denied, 135 S. Ct. 1415 (2015) (collecting cases in which deadly force was objectively
reasonable). Leighton informed them how he would reach for his gun and then did so.
The officers’ actions were objectively reasonable given the information that they had at
the time. See Lacy v. City of Bolivar, Missouri, 416 F.3d 723, 727 (8th Cir. 2005)
(“[T]he reasonableness inquiry extends only to those facts known to the officer at the
precise moment the officers effectuate the seizure.”) (quoting Schulz v. Long, 44 F.3d
643, 648 (8th Cir. 1995)).
Charles, however, contends that the officers’ actions were not reasonable because
Leighton was attempting to comply with their instructions.
Charles argues that the
written statements of Ron Duitt, Patty Fogarty and Devan Miranda illustrate that Charles
was complying with officers’ orders when he was shot. Those statements are unsworn
and, with regard to Duitt, is not his own statement.5 This poses an evidentiary problem.
As the Eighth Circuit has explained:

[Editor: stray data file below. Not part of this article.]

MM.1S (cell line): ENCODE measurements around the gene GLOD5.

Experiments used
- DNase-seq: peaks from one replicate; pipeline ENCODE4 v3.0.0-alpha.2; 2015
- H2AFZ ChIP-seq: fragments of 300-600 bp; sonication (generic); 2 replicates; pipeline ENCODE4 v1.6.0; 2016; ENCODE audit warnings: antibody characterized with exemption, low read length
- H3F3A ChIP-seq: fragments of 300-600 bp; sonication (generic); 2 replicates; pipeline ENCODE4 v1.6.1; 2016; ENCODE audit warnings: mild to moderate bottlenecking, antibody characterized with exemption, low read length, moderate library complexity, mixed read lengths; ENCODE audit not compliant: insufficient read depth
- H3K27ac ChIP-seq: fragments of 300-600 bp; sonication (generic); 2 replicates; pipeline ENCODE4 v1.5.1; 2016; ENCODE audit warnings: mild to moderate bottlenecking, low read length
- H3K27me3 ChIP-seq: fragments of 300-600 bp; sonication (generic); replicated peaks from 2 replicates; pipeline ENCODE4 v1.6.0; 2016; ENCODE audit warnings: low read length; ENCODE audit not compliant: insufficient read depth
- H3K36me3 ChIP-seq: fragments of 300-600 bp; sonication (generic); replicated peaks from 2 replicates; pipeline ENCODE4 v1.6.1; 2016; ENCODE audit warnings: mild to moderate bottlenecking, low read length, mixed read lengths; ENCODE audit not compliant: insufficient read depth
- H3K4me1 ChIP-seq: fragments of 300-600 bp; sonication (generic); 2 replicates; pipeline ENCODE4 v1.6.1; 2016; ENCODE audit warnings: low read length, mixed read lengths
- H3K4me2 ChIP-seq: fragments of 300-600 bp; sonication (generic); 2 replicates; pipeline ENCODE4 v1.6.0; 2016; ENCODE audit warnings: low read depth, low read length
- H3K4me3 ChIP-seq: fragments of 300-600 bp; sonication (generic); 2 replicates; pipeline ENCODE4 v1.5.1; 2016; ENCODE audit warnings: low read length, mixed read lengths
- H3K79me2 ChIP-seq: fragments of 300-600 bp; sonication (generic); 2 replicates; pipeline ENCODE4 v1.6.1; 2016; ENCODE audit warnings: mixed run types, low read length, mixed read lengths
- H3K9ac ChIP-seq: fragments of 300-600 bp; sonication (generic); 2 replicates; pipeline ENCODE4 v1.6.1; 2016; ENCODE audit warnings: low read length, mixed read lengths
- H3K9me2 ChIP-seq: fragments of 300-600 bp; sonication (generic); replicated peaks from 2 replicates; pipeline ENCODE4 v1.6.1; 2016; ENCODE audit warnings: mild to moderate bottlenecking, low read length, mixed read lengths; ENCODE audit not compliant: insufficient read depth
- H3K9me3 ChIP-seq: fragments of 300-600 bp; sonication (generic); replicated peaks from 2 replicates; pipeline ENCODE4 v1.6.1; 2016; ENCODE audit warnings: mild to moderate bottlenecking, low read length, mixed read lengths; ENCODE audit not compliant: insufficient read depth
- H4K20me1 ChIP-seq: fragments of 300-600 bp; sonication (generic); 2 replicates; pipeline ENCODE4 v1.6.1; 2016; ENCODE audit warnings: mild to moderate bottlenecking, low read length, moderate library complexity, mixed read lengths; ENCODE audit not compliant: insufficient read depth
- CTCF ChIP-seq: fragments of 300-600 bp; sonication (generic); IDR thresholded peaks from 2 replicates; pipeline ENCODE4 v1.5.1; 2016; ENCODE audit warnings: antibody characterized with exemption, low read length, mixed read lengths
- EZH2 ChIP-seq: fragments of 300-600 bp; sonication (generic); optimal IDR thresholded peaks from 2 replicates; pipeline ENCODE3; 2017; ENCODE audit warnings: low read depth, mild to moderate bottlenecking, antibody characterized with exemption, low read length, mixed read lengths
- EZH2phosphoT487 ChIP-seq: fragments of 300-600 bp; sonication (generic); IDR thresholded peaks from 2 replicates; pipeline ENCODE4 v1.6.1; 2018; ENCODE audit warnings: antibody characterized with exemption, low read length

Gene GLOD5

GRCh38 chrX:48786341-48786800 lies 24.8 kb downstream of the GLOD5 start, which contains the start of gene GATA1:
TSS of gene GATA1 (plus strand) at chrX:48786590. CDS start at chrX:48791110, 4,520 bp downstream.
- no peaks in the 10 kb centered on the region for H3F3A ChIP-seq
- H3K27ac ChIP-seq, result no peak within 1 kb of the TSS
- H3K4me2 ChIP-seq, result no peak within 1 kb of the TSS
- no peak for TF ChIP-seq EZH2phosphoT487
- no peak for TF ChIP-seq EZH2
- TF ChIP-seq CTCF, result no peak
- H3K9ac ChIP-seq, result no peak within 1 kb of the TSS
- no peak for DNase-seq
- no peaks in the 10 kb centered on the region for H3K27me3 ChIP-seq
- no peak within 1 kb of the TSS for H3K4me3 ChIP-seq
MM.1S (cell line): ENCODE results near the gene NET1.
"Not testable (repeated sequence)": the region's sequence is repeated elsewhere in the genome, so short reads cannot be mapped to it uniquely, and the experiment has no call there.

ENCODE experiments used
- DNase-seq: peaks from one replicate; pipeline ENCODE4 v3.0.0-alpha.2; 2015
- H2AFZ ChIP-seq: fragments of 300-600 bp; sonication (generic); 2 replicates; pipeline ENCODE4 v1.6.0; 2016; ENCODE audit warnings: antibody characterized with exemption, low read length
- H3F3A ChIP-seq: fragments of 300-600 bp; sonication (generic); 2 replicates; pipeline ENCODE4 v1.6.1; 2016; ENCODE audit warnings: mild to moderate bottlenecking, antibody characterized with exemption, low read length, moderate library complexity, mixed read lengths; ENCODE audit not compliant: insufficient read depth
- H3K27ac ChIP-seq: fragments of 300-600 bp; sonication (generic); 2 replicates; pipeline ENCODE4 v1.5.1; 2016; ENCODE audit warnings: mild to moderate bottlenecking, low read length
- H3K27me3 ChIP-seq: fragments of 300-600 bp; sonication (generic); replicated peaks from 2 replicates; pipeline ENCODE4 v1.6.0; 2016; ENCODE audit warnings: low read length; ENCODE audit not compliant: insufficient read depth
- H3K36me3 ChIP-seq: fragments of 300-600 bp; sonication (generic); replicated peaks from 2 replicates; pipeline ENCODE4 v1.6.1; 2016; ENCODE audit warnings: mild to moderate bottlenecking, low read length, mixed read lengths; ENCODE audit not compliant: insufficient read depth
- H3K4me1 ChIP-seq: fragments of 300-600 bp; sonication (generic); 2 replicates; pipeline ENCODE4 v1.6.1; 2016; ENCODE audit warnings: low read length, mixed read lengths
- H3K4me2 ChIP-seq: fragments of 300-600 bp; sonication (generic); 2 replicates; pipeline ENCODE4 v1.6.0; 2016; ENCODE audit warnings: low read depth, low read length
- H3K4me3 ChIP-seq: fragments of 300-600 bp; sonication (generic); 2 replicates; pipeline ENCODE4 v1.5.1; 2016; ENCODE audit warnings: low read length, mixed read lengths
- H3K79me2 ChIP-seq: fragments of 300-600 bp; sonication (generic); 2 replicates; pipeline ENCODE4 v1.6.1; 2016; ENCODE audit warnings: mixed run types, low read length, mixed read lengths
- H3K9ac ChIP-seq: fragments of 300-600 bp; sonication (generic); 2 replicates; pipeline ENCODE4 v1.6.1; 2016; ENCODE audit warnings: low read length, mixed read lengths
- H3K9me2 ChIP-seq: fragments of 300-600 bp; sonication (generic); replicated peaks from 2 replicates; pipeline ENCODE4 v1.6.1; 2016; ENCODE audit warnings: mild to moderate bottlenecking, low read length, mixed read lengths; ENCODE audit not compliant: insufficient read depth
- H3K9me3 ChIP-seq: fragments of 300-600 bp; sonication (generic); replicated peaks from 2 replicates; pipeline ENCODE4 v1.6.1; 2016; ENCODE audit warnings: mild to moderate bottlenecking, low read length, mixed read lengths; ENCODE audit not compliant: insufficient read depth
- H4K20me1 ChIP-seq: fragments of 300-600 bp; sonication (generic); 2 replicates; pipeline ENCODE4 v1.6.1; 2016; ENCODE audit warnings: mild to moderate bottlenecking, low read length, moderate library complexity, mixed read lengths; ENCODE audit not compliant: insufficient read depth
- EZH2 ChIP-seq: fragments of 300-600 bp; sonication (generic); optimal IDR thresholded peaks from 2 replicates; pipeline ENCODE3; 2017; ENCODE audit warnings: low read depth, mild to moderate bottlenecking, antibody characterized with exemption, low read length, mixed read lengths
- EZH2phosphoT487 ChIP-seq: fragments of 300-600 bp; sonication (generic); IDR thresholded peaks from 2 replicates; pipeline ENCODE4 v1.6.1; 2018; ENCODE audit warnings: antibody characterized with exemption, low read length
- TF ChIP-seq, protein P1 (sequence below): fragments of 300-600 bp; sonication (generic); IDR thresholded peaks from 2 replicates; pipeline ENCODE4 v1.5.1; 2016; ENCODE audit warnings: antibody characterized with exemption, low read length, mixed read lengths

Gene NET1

Rule 56(c)(4) requires “[a]n affidavit or declaration used to support or
oppose a motion [to] be made on personal knowledge, set out facts that
would be admissible in evidence, and show that the affiant or declarant is
competent to testify on the matters stated.” Although Rule 56, as amended
in 2010, no longer requires a formal affidavit, an unsworn declaration or
statement substituted for a sworn affidavit must still meet important
statutory requirements. See Fed. R. Civ. P. 56(c) advisory committee's
note to 2010 amendment. Under 28 U.S.C. § 1746, an unsworn
The Duitt statement appears to be a summary written by an individual who interviewed Duitt.
Doc. No. 72-2 at 88.
declaration or statement must be written, signed, dated, and certified as true
and correct “under penalty of perjury.”
Banks v. Deere, 829 F.3d 661, 668 (8th Cir. 2016).
Here, none of the statements
Charles submitted contain the required certification that it is true and correct “under
penalty of perjury.” See Doc. No. 72-2 at 88-91. As such, they are not admissible.6
There is no admissible evidence in the summary judgment record suggesting that